Westpacx3

Jim
Corporate Member
That is nice looking wood, the big blocks would be perfect for turning. Have any turning blocks available? I've never turned chestnut.
I milled a few of the small logs and gave the others to a guy who has not turned them yet to my knowledge. Looking at what I have, you are right. They would have been nice turned, lots of coloration and movement in them. Unfortunately at the time I was new and knew nothing. I should have grabbed all the small logs and passed them around..ignorance is bliss. I might have some thick enough for pens if you want to to see. If so I could cut them down and mail it to you for the shipping cost
 

Westpacx3

Jim
Corporate Member
There is an inexpensive tool called a chainsaw mill (often called an Alaskan chainsaw mill) that makes this fsr easier. Yes, you do lose a lot of lumber as waste, but it's a lot cheaper than a true bandsaw mill!
Thanks, a friend has one of those but the son could not find it when I was messing with this. The process I used did wear me out.
 

lspooz

Larry
Corporate Member
Great advice overall - I'll probably buy a chainsaw mill and cut some 8/4 boards this Fall, so only lose about an inch of maple. No worries about metal, since the tree grew in a heavily wooded lot and the only other property owner reported they only put nails/metal in two trees on the lot ( I've lived here >20 years )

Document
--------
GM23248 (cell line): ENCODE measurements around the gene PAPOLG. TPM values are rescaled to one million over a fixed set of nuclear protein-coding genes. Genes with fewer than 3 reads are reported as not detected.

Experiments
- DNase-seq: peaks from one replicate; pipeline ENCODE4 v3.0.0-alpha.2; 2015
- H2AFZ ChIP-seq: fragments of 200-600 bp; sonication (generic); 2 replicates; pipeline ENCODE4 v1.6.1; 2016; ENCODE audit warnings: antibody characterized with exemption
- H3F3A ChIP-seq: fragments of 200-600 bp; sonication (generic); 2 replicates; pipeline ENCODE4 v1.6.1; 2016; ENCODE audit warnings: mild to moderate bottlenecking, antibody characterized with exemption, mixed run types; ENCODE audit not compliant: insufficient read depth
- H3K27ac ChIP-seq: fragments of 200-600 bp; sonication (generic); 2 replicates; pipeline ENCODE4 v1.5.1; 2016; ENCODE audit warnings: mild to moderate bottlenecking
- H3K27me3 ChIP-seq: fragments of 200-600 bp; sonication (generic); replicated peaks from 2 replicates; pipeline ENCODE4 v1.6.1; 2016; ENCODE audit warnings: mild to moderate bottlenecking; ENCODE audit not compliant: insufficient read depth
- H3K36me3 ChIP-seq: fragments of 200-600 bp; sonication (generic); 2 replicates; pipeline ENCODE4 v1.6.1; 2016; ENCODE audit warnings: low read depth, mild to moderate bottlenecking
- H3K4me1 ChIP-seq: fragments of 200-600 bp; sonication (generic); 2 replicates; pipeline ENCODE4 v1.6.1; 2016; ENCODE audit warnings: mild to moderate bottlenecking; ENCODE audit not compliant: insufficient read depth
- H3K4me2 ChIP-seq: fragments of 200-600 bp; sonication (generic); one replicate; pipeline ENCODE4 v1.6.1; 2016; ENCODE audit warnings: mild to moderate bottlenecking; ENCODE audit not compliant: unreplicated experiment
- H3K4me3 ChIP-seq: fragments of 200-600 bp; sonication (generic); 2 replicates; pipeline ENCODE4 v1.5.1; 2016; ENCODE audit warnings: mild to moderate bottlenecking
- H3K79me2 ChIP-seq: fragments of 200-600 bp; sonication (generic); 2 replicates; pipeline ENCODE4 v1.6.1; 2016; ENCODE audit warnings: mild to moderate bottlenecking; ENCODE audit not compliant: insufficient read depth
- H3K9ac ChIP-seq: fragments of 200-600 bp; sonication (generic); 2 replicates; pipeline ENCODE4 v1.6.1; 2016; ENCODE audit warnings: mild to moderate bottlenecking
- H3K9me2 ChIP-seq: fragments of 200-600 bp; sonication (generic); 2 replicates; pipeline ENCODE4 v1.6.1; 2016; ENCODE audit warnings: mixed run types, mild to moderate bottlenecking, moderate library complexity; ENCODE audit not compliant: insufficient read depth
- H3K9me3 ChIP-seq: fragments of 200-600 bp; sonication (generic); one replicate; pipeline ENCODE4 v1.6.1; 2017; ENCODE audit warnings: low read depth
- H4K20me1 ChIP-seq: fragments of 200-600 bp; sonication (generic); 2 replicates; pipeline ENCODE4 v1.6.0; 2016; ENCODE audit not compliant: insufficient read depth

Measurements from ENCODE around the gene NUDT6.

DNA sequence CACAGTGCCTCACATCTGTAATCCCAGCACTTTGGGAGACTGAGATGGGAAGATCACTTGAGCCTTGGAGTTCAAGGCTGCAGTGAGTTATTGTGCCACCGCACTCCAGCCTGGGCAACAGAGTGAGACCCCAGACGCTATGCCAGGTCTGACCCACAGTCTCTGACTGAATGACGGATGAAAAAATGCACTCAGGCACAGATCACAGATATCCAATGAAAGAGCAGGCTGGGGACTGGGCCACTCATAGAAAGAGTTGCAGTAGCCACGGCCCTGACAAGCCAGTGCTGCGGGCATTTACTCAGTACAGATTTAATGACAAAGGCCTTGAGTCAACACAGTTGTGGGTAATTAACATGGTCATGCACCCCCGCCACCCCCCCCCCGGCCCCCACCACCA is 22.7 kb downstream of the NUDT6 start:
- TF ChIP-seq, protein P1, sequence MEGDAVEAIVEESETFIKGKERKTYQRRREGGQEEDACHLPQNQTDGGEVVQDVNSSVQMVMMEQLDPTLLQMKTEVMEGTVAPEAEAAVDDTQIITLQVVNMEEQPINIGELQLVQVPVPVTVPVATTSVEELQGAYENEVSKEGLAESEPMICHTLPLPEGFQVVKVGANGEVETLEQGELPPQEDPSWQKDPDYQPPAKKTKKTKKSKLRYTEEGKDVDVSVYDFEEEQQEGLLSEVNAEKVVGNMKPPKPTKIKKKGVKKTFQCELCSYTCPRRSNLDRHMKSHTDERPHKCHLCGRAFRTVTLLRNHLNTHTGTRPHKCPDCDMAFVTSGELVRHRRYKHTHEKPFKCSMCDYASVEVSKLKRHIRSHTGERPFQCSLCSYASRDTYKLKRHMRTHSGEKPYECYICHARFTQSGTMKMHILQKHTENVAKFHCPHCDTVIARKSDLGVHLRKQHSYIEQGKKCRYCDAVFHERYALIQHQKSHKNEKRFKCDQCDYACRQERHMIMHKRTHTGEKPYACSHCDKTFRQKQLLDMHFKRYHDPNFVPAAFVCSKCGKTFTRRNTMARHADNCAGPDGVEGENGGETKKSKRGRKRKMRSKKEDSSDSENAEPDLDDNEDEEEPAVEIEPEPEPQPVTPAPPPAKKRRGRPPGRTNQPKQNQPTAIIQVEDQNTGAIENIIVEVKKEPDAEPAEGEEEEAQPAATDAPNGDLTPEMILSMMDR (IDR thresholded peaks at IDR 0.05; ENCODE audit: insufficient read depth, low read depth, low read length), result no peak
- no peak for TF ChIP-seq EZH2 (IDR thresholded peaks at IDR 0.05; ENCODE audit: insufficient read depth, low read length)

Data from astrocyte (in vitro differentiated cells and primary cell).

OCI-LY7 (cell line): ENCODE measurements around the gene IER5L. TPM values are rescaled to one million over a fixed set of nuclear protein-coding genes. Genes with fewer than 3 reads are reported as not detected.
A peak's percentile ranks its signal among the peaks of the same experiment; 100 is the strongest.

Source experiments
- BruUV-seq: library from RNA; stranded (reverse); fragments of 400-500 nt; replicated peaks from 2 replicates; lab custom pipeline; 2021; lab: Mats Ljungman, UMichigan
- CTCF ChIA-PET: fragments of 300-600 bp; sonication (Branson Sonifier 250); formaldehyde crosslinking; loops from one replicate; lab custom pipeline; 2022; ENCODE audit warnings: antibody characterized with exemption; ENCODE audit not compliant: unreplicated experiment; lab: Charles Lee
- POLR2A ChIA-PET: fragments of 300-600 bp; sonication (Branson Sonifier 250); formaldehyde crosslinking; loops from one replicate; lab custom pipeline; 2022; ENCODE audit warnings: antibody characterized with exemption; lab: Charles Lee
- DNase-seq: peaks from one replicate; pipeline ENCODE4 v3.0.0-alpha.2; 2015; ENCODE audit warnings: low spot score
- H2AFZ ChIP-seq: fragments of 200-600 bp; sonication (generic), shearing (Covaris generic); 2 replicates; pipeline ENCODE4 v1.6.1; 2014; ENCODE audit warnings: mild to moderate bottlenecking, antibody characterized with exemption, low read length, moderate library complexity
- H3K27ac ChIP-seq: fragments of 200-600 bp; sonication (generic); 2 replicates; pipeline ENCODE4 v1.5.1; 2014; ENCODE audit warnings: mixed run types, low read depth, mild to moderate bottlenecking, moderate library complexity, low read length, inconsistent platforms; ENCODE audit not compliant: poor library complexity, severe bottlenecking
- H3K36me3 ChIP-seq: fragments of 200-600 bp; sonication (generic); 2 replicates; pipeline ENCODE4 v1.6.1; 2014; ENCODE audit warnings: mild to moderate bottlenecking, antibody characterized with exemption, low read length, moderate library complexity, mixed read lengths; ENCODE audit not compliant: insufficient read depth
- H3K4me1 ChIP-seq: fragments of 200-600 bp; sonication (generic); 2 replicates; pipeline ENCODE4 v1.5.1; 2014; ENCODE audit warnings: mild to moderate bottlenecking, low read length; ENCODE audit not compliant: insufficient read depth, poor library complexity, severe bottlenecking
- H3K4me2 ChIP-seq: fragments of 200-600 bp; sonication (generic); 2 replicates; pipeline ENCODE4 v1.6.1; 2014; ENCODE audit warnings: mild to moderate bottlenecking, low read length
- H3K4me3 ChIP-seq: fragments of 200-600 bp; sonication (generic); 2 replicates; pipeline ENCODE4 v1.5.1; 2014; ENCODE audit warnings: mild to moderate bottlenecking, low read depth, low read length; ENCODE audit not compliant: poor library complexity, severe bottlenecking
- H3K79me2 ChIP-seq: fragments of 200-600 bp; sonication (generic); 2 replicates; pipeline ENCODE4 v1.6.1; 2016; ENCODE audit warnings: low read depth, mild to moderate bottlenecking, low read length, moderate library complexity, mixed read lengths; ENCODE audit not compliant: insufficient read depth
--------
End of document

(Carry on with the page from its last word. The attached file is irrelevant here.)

Thanks for the information!
 

areevesnc

Aaron
Corporate Member
Please let us know what your experience with the chainsaw mill is like. I’ve been curious about one of these myself.
 

Mountain City Bill

Mountain City Bill
Corporate Member
Please let us know what your experience with the chainsaw mill is like. I’ve been curious about one of these myself.
I hired a guy with an alskan style mill to slab up some white oak ( before I had my sawmill) for me.

He had a big Husqvarne with a 30 " bar. I was surprised how clean it cut. I got plenty of 2 1/2" x 24 - 28" wide x 8 foot long slabs. It's a lot of work and it is slow going. And loud.
 

zargon

Zargon
Corporate Member
Yup! I have one of those "Alaskan Chain Saw Mills" and some many years ago it did me well slicing up some 12 ft Poplar logs into 8/4 boards... and I built a workbench out of them that I still use today.
If I was a bit closer to G'nsboro. ... I'd be jumping on this one.
I suspect that that wood/tree is a "Sugar Maple" as opposed to a "Hard Rock" Maple?
It also looks like some great spalting has occurred and would make great fodder for "Turning".
Good luck... have fun and make lots of shavings.

OH... BTW: I do still have the Mill stuff and yes, I also have a Husqvarne with a 30" bar. You do have to do a "Special" grind on the chainsaw blade for it work efficiently when using the mill. A standard off the shelf chain will not give desireable results.
I went to my local, at the time, "American Chain Saw" store just outside the perimeter -- 3531 Lawrenceville Hwy, Tucker, GA 30084... and they made me a "RIP" blade just for this purpose. If you have the tools you could make your own... but at the time it was much more affordable to just have them do it.
 
Last edited:

Premier Sponsor

Our Sponsors

LATEST FOR SALE LISTINGS

Top